Throughout the quarter, Dr. Nevle leads what the fiction writer Pam Houston has called “glimmer exercises,” brief activities that can give writers new words for their work-in-progress. For example, the whole class goes to Jasper Ridge Biological Preserve to write about wilderness in the wilderness. They hike to a redwood fairy ring by a creek with the sounds of owls and raptors near. Dr. Nevle gives a rousing lecture on the natural history of Jasper Ridge so that students can begin to see the way the land holds stories beyond the written word. Then he asks them, “What will your story in this place be?” Dr. Polk leads the class in a guided writers’ meditation that ends with a reading of Wendell Berry’s “The Peace of Wild Things.” Students are then encouraged to share when they feel most free and to reflect on how this composing moment was different for them. Ali Hoffer, first a student in Wild Writing and now its Teaching Assistant, notes that many students have never been to the preserve and that the outdoor setting helps people open up in a way that they don’t in class. In a separate outing, the class travels to Palo Alto’s Frenchman’s Park to reflect on how we can find and create the wild in urban spaces.
Back on campus, students write about an important word in their story without using the word. They also take a photo or image of a relevant wild space and describe the scene in as much detail as they can, another fundamental of story. Lastly, in “A letter to the future,” students reflect on why their story is important to someone they have not yet met. As he plays music from the medieval era, Dr. Nevle asks students if and how their pieces can stay resonant to the future.
With the emphasis from the first week on building classroom community and sharing work in progress, students are not surprised when they are asked to go public with their final essays. Initially they bring in the first three pages for peer review, in this course a carefully orchestrated affair. Dr. Nevle delights in “mixology,” his ability to pair students who can inspire and care for each other. Groups often stay together across the quarter as he wants peer reviewers to become like family. Wild Writing student Judith Santano reports, “everyone in the class was dedicated to each other’s work and genuinely interested in seeing how the pieces progressed. Peer editing was always a pretty invigorating and exciting process. There was one time in particular that my partner and I were so moved and touched by each other’s stories, and grateful to have the opportunity to edit with each other, that we both ended up crying.”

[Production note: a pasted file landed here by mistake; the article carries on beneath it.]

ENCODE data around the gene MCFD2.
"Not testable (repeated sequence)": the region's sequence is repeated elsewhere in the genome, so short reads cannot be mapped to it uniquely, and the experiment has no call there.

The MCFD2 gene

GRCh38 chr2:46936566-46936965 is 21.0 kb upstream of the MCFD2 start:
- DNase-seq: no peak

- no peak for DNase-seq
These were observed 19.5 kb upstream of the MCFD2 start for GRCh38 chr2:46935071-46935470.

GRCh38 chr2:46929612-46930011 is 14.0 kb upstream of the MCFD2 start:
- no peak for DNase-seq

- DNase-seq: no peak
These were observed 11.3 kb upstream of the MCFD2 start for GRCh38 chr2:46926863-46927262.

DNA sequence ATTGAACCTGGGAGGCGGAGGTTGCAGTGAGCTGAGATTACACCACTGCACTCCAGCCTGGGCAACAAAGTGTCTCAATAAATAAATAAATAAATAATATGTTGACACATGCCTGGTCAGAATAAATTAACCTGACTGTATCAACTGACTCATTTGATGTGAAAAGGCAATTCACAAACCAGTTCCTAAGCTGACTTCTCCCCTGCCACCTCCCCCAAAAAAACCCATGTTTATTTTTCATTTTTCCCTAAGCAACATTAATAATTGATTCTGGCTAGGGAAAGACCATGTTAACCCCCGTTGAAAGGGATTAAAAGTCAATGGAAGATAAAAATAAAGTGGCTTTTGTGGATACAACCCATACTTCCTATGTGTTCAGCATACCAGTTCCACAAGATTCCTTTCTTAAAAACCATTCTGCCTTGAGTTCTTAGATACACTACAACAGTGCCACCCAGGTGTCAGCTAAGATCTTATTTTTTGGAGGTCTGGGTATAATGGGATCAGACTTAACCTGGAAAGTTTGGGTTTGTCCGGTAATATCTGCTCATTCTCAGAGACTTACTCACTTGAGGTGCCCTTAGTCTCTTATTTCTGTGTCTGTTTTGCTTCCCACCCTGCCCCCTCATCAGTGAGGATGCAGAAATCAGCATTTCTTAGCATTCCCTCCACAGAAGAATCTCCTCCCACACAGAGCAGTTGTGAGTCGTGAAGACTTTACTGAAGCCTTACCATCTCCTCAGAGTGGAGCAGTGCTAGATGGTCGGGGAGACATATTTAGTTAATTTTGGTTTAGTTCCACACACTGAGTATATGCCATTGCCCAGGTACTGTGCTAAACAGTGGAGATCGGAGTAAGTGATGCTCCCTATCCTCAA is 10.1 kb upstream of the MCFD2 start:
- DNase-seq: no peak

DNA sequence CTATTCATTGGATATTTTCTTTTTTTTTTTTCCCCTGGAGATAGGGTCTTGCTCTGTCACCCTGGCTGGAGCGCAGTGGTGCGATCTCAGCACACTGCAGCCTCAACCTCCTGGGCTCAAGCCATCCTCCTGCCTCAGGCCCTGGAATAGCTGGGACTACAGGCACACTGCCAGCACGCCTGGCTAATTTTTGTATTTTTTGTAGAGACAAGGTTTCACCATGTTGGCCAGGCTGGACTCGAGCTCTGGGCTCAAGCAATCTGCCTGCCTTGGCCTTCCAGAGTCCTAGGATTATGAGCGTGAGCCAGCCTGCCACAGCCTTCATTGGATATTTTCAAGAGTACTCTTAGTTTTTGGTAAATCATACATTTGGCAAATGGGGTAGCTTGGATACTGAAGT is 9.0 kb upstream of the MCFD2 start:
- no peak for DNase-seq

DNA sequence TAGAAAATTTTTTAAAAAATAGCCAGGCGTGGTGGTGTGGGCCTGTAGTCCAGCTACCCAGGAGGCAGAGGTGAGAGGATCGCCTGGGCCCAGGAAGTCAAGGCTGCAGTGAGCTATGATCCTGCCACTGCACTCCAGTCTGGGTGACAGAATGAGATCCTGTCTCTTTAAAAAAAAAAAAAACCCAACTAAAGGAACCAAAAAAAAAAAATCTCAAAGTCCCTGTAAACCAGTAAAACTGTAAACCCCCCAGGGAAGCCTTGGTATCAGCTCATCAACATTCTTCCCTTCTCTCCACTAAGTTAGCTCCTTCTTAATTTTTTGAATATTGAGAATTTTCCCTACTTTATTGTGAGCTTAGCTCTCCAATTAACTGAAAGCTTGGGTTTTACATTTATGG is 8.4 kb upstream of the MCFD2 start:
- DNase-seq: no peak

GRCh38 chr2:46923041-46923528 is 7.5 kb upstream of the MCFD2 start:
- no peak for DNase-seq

Revision happens as students respond to peer and instructor feedback, as they expand partial drafts, and as they consider a range of sources, from interviews and other wilderness narratives to the latest research in peer-reviewed journals, feature essays, or documentaries. Throughout, assignments encourage students to consider, “what do I want this story to do?” Whether offering a source of connection, raising awareness, or advocating a policy change, writers need to adjust their voice and tone. Writers also “practice precision and originality in word choice” and revise to minimize their use of jargon.
For one of the last meetings of the quarter, the class meets outside for a public reading at the Stanford O’Donohue Family Farm. Students invite their friends and family to listen to a key moment or two from the near-final essay. This gathering gives students an opportunity to share their work and take pride in what they have accomplished as writers and as community members who have supported each other to get to this moment. Finally, the instructors encourage students to pursue publication of their essays online or in print. They submit to a wide variety of publications, including Salty at Heart, Flyway, and Terrain. Indigo Johnson, a former student, published versions of her Wild Writing essay in Climbing and Outside.